Regulators in China’s Sichuan region have sent a notice to all cryptocurrency businesses within their jurisdiction to call for a swift end to all mining and mining-related activities. Municipal administrators and subordinate offices in Sichuan have also been directed to “guide” miners to shut down their operations “in an orderly manner.”
The mandate is particularly significant because of the sheer amount of Bitcoin hash power (computing power) that is generated from the regions–according to PANews, which covers the Asian blockchain industry, it’s estimated that 9.66 percent of the is .
The Financial Administrative of the providence of has issued a notice to its subordinate offices ordering them to “guide mining entities to end their mining activities in an orderly manner”. The province accounts for about 9.66% of the global power.
— PANews (@PANewsOfficial)
Miners in Sichuan have been targeted before
Home to branch offices of Bitmain, AntPool, and other major mining corporations, Sichuan has long been recognized as one of the regions of the world with the most conducive conditions for Bitcoin mining. The region is known for its cheap electricity (much of which is sustainably generated during the rainy season) and naturally cool climate–factors that the Bitcoin mining industry finds very attractive.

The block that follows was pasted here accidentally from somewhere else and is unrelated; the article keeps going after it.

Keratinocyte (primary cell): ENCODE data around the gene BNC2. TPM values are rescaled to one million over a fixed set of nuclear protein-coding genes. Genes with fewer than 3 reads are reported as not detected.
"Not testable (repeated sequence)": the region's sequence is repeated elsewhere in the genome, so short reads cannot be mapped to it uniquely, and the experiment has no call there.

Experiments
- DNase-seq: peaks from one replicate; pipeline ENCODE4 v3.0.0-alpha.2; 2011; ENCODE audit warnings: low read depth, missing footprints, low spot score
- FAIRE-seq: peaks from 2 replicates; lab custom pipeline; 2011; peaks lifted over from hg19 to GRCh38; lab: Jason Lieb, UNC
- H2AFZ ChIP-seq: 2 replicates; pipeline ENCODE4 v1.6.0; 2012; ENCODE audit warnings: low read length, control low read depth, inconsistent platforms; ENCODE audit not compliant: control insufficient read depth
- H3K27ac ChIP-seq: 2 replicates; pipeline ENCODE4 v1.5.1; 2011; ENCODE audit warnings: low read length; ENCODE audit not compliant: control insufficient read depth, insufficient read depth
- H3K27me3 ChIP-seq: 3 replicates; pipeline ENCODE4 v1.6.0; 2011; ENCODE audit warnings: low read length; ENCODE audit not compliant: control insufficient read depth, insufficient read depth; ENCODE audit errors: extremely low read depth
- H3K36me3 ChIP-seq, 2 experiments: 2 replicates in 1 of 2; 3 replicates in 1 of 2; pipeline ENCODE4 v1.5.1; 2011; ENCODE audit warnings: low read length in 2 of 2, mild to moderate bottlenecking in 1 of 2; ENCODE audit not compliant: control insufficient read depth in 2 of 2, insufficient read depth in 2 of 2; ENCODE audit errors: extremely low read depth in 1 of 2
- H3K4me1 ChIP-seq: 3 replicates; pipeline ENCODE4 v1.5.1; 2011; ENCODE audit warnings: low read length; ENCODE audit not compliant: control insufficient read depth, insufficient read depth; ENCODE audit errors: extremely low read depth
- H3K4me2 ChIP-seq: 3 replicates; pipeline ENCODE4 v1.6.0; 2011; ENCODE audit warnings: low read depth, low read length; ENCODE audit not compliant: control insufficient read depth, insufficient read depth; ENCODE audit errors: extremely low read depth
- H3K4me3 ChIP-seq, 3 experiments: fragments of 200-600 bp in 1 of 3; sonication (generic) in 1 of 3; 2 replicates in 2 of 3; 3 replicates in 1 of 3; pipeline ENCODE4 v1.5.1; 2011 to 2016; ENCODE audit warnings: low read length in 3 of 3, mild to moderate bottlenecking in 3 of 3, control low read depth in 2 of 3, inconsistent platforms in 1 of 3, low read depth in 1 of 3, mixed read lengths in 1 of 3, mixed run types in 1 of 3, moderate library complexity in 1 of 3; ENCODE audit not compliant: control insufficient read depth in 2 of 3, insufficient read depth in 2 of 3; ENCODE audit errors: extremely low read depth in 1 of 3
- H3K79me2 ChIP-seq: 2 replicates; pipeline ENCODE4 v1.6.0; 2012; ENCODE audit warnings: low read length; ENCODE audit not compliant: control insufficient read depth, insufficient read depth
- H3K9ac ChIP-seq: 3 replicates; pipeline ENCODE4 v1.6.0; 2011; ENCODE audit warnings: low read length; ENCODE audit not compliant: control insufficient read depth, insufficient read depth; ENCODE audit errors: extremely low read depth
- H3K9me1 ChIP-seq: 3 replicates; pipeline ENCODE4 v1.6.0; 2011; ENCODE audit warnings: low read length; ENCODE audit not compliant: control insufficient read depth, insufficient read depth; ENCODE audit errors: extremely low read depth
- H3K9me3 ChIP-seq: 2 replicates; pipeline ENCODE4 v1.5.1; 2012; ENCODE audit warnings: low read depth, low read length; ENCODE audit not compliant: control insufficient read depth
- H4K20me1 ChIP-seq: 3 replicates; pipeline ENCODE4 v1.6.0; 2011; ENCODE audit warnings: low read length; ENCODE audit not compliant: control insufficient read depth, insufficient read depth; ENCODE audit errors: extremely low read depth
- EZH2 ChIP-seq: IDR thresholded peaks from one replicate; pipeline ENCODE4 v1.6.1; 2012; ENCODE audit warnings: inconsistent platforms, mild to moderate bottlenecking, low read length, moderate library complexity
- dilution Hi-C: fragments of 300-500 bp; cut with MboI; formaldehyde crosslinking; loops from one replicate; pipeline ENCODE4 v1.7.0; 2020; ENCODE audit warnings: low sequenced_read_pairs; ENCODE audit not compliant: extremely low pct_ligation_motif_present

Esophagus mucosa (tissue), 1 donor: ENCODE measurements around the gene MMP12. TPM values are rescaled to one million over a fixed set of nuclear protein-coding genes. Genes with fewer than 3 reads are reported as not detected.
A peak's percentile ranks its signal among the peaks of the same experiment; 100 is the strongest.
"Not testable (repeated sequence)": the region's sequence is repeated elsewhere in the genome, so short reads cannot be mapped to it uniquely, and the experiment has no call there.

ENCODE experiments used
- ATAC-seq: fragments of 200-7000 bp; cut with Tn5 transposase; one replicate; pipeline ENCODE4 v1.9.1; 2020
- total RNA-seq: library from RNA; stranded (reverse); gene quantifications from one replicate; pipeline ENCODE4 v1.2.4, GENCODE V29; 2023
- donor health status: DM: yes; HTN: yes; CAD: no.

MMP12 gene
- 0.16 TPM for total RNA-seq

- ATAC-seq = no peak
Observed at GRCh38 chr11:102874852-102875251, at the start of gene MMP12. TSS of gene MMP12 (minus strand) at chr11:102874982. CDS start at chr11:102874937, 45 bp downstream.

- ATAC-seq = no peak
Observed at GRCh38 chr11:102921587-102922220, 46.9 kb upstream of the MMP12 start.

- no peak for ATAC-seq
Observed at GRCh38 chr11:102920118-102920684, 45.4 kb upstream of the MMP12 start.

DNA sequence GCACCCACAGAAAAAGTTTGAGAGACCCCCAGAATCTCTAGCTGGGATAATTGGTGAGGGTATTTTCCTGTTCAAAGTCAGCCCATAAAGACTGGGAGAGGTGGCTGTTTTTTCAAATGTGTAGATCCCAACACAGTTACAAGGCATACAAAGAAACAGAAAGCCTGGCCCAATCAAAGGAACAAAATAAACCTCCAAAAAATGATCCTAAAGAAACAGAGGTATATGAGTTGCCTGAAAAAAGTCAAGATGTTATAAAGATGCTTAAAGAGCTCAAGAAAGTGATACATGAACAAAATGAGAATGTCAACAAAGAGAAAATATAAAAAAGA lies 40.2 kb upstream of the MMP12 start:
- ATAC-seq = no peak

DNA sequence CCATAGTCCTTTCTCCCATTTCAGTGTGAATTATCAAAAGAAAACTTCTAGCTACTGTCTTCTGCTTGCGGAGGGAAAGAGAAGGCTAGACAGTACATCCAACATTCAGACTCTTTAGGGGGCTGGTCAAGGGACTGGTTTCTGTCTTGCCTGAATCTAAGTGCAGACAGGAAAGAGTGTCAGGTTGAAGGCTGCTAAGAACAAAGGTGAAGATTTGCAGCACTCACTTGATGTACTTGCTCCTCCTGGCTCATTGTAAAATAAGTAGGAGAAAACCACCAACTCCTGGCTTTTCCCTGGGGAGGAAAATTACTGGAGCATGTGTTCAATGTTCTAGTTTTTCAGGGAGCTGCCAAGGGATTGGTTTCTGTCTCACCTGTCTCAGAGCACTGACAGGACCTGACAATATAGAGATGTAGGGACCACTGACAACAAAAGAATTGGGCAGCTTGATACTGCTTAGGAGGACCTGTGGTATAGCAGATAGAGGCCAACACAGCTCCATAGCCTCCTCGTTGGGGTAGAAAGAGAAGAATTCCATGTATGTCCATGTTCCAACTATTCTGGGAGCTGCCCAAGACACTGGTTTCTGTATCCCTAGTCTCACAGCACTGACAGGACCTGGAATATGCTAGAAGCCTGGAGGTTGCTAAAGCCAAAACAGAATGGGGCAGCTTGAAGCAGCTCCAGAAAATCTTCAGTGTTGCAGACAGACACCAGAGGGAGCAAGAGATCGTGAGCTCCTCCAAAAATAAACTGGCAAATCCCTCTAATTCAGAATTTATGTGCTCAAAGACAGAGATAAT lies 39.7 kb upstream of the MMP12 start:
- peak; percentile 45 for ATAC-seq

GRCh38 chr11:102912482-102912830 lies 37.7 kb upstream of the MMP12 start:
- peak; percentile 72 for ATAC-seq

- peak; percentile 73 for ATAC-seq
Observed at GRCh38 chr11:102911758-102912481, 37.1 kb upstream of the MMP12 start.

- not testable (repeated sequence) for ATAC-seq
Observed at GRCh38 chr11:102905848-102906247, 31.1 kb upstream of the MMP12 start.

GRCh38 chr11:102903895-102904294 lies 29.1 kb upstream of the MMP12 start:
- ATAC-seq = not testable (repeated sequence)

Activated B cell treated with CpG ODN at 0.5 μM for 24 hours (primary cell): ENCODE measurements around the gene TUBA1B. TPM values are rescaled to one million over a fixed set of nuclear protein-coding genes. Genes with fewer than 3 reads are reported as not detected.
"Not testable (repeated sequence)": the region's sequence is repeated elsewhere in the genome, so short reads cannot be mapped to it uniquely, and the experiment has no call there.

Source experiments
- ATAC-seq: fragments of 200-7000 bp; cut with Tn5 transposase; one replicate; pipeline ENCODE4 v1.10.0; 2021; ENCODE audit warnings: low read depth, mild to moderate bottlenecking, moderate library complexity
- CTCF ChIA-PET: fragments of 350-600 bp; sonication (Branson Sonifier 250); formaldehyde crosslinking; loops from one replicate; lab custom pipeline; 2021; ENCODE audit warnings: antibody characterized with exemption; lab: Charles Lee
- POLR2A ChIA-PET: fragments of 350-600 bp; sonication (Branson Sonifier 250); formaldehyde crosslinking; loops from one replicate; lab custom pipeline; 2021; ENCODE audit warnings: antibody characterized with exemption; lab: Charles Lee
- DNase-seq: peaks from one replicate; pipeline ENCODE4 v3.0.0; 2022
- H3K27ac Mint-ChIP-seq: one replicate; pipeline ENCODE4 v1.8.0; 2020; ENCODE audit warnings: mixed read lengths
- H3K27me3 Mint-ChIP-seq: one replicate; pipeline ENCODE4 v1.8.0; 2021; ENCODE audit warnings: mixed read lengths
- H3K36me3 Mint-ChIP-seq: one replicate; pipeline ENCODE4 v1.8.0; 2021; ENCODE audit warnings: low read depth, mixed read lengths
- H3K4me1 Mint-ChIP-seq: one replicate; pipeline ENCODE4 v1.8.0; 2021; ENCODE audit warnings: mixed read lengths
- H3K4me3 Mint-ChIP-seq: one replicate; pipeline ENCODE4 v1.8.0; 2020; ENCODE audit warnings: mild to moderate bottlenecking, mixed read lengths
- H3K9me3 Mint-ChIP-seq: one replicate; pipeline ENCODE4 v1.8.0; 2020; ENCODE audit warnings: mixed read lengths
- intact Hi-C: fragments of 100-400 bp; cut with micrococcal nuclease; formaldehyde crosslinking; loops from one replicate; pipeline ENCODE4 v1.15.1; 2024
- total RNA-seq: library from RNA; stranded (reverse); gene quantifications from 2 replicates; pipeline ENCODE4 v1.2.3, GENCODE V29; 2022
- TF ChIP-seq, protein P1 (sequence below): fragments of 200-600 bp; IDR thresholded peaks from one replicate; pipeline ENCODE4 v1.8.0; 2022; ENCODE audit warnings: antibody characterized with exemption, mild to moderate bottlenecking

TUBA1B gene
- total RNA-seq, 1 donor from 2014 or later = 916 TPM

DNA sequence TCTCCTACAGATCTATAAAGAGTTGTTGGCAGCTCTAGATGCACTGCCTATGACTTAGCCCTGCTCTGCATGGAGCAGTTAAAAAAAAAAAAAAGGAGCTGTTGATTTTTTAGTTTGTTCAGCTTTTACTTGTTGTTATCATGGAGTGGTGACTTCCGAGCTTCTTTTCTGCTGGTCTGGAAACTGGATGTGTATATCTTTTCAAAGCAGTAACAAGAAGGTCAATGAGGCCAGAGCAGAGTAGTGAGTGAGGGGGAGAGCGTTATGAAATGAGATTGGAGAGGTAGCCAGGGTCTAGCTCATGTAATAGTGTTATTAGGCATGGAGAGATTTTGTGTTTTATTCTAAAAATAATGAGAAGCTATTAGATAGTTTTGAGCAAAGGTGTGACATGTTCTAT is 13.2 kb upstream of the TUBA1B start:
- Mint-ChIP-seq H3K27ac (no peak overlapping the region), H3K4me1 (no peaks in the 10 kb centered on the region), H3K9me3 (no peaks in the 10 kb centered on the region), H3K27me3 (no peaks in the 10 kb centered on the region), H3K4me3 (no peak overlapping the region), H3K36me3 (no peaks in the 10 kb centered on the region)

Therefore, it may not come as much of a surprise that this isn’t the first time that local authorities in Sichuan have gone after miners in the region. In late December of last year, Chinese news outlet 8btc reported that the local government in Sichuan’s Garze Tibetan Autonomous Prefecture has recently demanded a cleanup in the region’s mining sector.
2) Just a while ago, local governments of some marginal poor areas of the province encouraged crypto mining to digest excess hydro-electric power. The order is expected to negate these supportive measures of these local governments.
— PANews (@PANewsOfficial)
While a total shutdown of all mining operations in Sichuan will certainly change the global Bitcoin hash power landscape, the shift won’t necessarily bring in more mining power from outside of China: other regions in the country, including Xinjiang, Mongolia, and Yunnan, are also home to large percentages of the global Bitcoin hash power supply. Like Sichuan, these regions also have access to cheap electricity and inexpensive labor.
Sichuan’s anti-Bitcoin-mining ordinance was implemented on a regional level, so it won’t affect these other provinces. However, it’s unclear whether other provinces in China may eventually follow suit with ordinances of their own. After all, the federal Chinese government has taken a rather anti-cryptocurrency attitude.
Still, pro-blockchain policies and remarks by Chinese President Xi Jinping have paved the way for the blockchain industry in China to continue to grow. In fact, the National People’s Congress is currently in the process of reviewing a bill that would create a national blockchain fund.